This NBA season has seen 1,309 games played. Between four and seven games are left and we’re on the brink of history. If the Warriors finish things off, then they become the consensus Greatest Team Ever. If Cleveland pulls off the upset, LeBron James becomes the guy who ended the city’s walk through misery. As nice as that second option sounds for the city of Cleveland, let’s face the truth here: the Cavs have no shot in this series.
That’s right, no shot. You have a better chance of seeing the Vermont Lake Monsters hoist the Commissioner’s Trophy than the Cavs do of winning this series. Hell, there’s a better chance of the Atlanta Braves hoisting the Commissioner’s Trophy than the Cavs do of winning this series. The Cavs are a good team, but they can’t match Golden State. They simply don’t have the personnel. Try putting yourself in Tyronn Lue’s shoes and answering some of these questions.
Question 1: Who guards Stephen Curry?
There’s no right answer to this for the Cavs. Conventional wisdom says to leave Kyrie Irving on him but Irving isn’t a good enough defender to stay with Curry. Among Cavs players in their regular rotation, Irving has the worst defensive rating in the playoffs. That’s not inconsistent with what we already know about Irving as a defender. If he guards Curry, the MVP will have free reign to roast Kyrie in pick and rolls or even just in isolation where Irving has allowed 1.15 PPP these playoffs.
If not Irving, then who? J.R. Smith has improved vastly on the defensive end this season, but if you put him on Curry than Irving is on Klay Thompson. Lue could really roll the dice and go with LeBron, hiding Irving on Harrison Barnes, but that would mean LeBron expanding lots of energy on defense. We saw the adverse effects of that when Curry guarded Russell Westbrook in the Conference Finals, plus there’s no guarantee that Curry wouldn’t treat LeBron the way he does all other big men and shake him off with ease.
The other option is to start Iman Shumpert or Matthew Dellavedova, having either Kevin Love or Tristan Thompson come off the bench depending on what Lue prefers. Those are the Cavs’ best two options in terms of defending Curry but there are drawbacks. While both Shumpert and Dellavedova are solid offensively, neither brings a lot to the table and both are easy for the Warriors to help off of. Additionally, it would require LeBron to start at power forward which he may not want plus it would create a media frenzy if Love were to come off the bench.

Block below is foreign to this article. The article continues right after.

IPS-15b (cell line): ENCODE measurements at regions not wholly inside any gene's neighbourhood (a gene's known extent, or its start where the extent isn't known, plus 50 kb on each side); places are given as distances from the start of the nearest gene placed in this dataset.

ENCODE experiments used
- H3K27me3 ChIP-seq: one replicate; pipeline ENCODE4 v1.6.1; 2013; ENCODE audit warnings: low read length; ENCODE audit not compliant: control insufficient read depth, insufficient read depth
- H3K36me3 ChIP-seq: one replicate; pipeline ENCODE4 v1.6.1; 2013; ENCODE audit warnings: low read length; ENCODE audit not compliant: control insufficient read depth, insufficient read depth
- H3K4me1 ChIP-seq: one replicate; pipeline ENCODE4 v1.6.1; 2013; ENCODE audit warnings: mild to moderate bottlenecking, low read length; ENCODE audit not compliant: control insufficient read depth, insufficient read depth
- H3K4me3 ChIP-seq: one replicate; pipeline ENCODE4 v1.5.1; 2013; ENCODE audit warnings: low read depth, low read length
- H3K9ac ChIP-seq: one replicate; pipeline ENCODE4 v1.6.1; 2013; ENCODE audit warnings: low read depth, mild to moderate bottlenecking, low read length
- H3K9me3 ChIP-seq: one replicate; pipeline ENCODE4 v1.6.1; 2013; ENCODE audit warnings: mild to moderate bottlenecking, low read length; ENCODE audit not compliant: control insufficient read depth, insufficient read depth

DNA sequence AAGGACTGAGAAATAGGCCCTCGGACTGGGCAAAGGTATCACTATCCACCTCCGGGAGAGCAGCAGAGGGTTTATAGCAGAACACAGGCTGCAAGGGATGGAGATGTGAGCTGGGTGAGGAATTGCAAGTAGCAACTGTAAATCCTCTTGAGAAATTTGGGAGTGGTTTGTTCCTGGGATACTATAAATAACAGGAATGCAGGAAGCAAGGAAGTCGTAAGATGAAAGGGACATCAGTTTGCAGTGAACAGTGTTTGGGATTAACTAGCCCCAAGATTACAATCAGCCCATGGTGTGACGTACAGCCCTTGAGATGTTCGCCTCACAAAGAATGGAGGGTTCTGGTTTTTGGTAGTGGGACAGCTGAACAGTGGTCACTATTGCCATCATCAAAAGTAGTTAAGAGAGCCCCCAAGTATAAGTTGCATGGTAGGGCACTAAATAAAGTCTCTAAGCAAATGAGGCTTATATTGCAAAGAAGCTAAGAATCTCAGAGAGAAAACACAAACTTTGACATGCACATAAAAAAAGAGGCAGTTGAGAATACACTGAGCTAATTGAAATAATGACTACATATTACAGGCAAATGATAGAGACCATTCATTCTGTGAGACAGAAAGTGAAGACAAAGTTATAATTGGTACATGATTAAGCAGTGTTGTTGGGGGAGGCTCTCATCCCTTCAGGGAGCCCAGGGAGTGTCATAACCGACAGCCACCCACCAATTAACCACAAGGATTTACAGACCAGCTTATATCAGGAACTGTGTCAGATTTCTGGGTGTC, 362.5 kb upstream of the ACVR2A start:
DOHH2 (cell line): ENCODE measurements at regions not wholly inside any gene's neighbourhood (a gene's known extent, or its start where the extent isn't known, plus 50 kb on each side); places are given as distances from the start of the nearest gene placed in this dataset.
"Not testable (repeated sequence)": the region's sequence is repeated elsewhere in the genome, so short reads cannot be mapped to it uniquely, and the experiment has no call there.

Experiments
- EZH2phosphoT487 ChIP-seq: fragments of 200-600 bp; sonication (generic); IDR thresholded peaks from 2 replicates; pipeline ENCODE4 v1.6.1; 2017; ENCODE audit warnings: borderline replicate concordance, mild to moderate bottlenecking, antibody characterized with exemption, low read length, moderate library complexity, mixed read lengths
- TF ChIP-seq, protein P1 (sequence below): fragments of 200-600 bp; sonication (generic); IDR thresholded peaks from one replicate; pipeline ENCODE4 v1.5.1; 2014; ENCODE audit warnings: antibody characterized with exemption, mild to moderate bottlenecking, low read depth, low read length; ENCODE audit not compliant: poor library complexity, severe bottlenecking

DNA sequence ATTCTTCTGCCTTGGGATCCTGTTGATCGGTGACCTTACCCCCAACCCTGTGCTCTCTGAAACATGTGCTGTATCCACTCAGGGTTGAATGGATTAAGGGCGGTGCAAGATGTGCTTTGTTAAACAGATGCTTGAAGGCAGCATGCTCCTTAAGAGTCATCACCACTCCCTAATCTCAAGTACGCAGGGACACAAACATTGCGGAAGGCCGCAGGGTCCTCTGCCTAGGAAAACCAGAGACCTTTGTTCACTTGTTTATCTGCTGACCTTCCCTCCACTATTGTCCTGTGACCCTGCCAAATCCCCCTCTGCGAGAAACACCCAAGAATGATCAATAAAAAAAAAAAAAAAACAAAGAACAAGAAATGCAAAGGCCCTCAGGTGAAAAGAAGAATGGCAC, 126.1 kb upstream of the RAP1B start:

Ultimately I think the last option, with Shumpert starting for Love, is the best chance for Cleveland, especially if they need to match up against Golden State’s Death Lineup. Shumpert can guard Curry, Smith can guard Klay and Irving can hide on Barnes or Iguodala if the Warriors start him. Love coming off the bench also makes sense. He would be more involved and better utilized playing against Golden State’s bench units plus he would be less exploitable defensively. That being said…
How are the Cavs going to guard a pick and roll involving Irving, Love or Channing Frye?
Those three players have been great for the Cavs this season and even better in the playoffs. Irving is averaging 24.3 points and 5.1 assists these playoffs and Love is averaging 17.3 points and 9.6 rebounds. Frye is shooting the lights out off the bench with an 81.8 effective field goal percentage and 23.9 PER. The Cavs need that production, badly. Without it, they’re stuck in the same spot as last season’s Finals. However, none of those three players are reliable defensively. Remember how the Warriors went out of their way to exploit Enes Kanter against OKC, rendering him virtually unplayable? They’ll try and do the same with Kevin Love and Channing Frye knowing that Cleveland stands no chance switching a pick and roll with either of them. The same goes for Irving.